By Aminta Kilawan Narine, Esq.
On Saturday, September 26, Caribbean Equality Project, in partnership with South Queens Women’s March hosted the Queens Gets Counted! Rally and Outreach. The 5-hour-long event included a rally, tabling, Census street canvassing, voter registration, PPE and sexual health products distribution, a live DJ, and free giveaways to incentivize Census engagement and participation.
Organized entirely for community by community, the event took place in the heart of “Little Guyana” at the major transit intersection of Lefferts Boulevard in South Richmond Hill, a historically undercounted neighborhood.
As of September 30, New York’s self-response rate was 63.5%. Many communities in New York City, including immigrant-rich neighborhoods in Queens and Brooklyn, lag significantly behind. As of September 30, Richmond Hill and South Ozone Park have a self-response rate of between 51% and 52% of the 2020 Census. “Our thriving multicultural Caribbean immigrant communities are already under-resourced and underfunded, not just in Queens but throughout New York City. We are now at risk of losing half the essential federal funding for housing, healthcare, schools, public transportation, parks, and so much more,” said Mohamed Q. Amin, Founder of the Caribbean Equality Project. At the culturally-responsive rally, the organizers and speakers reassured community members that the 2020 Census is safe for everyone, regardless of your immigrant status or whether you live in illegal housing, such as a basement apartment. Nirmala Singh, one of the co-organizers and a founding board member of South Queens Women’s March, underscored: “Queens, we were undercounted 10 years ago and have seen the devastating impacts it has had on our communities.” She reminded powerfully that “our communities deserve better.”
Queens Gets Counted! was a borough-wide event held during NYC’s Census Week of Action. The Richmond Hill location was one of 30+ events that took place throughout Queens, the borough often referred to as “the crossroads of the world.” The event was organized in partnership with the Queens Museum, the U.S. Census Bureau, NYC Census 2020, the Office of Council Member Adrienne Adams, and six Indo-Caribbean and South Asian-led Southeast Queens community-based organizations, including Chhaya Community Development Corporation, DRUM – Desis Rising Up & Moving, Jahajee Sisters, Sadhana: Coalition of Progressive Hindus, United Madrassi Association, and Kaurageous Love. Together, over 20 staff and volunteers outreached to community members and counted over 300 households (approximately 900-1000 individuals).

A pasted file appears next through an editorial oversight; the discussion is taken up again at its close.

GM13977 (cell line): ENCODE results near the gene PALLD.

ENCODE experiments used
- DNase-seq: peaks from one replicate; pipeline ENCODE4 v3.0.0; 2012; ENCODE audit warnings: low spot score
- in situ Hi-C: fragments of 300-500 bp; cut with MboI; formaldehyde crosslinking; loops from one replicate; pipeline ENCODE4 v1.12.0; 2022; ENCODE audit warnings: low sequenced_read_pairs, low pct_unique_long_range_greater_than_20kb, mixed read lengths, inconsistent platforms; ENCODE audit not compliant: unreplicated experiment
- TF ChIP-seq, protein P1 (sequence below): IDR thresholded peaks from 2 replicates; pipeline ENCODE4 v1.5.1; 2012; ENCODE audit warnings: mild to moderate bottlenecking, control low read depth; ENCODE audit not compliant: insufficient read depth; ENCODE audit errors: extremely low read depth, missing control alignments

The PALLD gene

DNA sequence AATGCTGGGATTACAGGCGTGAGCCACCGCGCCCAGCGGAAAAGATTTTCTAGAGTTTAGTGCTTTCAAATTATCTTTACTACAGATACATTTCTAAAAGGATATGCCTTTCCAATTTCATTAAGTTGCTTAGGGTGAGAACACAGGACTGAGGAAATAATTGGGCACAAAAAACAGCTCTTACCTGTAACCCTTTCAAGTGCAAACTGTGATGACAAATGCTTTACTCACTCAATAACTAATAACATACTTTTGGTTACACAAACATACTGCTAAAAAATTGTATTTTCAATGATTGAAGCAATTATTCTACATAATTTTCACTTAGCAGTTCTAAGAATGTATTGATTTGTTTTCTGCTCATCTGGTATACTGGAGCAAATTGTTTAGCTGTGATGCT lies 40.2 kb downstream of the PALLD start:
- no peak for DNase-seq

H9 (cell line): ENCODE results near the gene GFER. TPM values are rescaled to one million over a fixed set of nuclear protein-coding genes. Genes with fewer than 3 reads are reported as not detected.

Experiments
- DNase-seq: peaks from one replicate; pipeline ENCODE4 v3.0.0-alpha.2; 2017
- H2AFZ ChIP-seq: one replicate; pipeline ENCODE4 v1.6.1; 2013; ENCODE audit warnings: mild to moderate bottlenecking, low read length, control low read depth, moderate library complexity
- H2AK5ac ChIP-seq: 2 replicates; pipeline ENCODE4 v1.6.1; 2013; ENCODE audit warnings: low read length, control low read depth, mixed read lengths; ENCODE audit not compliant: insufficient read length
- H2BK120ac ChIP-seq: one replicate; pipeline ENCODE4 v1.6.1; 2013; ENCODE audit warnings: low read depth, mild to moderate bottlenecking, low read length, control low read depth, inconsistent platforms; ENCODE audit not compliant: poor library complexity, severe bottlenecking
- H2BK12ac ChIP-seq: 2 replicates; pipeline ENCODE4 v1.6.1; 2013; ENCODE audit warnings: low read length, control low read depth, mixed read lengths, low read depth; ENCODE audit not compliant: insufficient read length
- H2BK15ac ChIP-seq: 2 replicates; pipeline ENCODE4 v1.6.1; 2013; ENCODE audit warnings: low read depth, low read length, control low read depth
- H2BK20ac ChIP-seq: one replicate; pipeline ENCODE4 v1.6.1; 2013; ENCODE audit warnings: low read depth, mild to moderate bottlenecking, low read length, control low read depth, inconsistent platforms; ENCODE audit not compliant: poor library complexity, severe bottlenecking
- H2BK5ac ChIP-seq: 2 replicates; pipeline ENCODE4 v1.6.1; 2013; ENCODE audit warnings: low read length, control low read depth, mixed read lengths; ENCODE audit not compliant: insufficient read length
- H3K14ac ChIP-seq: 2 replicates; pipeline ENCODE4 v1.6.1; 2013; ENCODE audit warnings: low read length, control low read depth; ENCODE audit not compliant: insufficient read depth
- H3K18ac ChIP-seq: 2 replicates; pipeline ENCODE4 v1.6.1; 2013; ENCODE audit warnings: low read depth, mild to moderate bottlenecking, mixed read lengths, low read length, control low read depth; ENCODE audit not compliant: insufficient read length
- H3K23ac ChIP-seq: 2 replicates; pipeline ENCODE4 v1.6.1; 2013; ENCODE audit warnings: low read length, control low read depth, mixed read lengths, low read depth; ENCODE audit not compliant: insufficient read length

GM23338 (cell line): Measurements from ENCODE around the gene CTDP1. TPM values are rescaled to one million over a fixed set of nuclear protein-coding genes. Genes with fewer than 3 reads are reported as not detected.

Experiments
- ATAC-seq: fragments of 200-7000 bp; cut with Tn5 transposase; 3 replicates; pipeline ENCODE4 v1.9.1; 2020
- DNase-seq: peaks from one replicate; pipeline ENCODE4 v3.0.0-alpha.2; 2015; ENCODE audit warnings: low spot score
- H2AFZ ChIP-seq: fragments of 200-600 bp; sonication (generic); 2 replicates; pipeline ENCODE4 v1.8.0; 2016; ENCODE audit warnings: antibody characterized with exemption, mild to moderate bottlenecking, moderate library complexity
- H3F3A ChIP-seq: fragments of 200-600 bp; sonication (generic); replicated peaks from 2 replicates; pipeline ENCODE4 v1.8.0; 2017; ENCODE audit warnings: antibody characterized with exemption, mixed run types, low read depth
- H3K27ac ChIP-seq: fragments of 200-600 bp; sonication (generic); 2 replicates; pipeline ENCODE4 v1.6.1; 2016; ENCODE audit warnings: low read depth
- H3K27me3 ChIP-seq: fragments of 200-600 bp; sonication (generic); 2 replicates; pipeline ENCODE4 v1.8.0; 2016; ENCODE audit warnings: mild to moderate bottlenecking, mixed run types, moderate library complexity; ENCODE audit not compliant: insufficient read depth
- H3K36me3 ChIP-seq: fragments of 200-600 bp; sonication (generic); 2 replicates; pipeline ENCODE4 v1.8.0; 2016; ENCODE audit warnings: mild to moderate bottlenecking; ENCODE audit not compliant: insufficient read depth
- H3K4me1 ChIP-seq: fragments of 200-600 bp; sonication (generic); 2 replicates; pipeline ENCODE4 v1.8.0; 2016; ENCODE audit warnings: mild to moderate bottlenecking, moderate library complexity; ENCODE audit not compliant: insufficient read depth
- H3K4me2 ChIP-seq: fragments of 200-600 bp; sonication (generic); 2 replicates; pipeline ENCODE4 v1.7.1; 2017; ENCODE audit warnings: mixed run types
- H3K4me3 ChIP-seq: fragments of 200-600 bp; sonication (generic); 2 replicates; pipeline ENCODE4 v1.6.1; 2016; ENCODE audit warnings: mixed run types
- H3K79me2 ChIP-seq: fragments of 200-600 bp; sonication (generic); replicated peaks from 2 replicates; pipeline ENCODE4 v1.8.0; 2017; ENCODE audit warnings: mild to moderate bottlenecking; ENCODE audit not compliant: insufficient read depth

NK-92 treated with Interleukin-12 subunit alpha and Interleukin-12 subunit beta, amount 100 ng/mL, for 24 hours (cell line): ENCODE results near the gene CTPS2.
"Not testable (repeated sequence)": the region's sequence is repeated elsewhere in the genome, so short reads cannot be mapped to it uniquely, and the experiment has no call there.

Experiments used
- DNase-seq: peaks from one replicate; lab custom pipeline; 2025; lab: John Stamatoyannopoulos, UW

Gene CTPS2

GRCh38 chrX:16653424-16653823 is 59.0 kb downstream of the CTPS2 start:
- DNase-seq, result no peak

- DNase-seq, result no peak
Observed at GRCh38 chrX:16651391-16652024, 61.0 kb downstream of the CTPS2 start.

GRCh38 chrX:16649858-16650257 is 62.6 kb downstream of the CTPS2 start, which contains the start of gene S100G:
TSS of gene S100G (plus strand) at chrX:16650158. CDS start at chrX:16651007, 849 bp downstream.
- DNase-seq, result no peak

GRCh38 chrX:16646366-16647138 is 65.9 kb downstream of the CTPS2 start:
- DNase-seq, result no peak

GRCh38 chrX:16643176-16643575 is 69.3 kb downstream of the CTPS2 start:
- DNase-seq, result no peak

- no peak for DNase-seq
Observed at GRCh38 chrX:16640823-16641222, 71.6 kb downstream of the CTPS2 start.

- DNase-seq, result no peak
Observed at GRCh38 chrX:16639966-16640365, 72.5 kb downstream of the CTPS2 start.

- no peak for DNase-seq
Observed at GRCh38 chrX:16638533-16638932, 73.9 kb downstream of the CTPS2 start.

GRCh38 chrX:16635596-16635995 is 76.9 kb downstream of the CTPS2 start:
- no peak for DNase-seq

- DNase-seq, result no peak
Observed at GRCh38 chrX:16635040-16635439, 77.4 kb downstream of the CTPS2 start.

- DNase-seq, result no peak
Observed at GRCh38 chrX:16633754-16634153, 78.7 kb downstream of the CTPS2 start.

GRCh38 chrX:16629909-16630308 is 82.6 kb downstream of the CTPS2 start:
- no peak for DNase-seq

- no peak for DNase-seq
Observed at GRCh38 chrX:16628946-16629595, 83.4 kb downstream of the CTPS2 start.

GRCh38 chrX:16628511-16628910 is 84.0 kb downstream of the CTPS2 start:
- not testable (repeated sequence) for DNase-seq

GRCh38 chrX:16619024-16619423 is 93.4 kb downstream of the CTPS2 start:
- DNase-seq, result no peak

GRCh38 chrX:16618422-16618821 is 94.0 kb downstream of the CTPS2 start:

Amin, a Caribbean LGBTQ rights advocate, added, “for the first time in history, the 2020 Census counts same-sex households. It is deeply unacceptable that the Census does not offer gender responses beyond the male and female binary. However, it is essential to note that the U.S. Census Bureau will accept forms in which the gender question is skipped. Hundreds of billions of dollars are on the line, including funds for many programs that directly support the LGBTQ+ community, including job programs, housing, education, senior centers, and HIV-prevention & treatment programs.”
The rally also featured messages from Amit S. Bagga, Deputy Director the NYC Mayor’s Office of the Census, Katherine Mooney, Deputy Chief of Staff and Budget Director of the Office of Councilmember Adrienne E. Adams, Khaleel Anderson, Democratic Nominee for NYS Assembly District 31, Richard S. David, District Leader for NYS Assembly District 31, Annetta Seecharran, Executive Director of Chhaya Community Development Corporation, Anusuya Singh, NYC Co-Chair of Sadhana: Coalition of Progressive Hindus, Vijah Ramjattan, President of the United Madrassi Association, Shivana Jorawar, Co-Director of the Jahajee Sisters, Harmehar Kohli, Executive Director of Kaurageous Love and founding board member of South Queens Women’s March, and Aarti and Kesar, two members from DRUM – Desis Rising Up & Moving.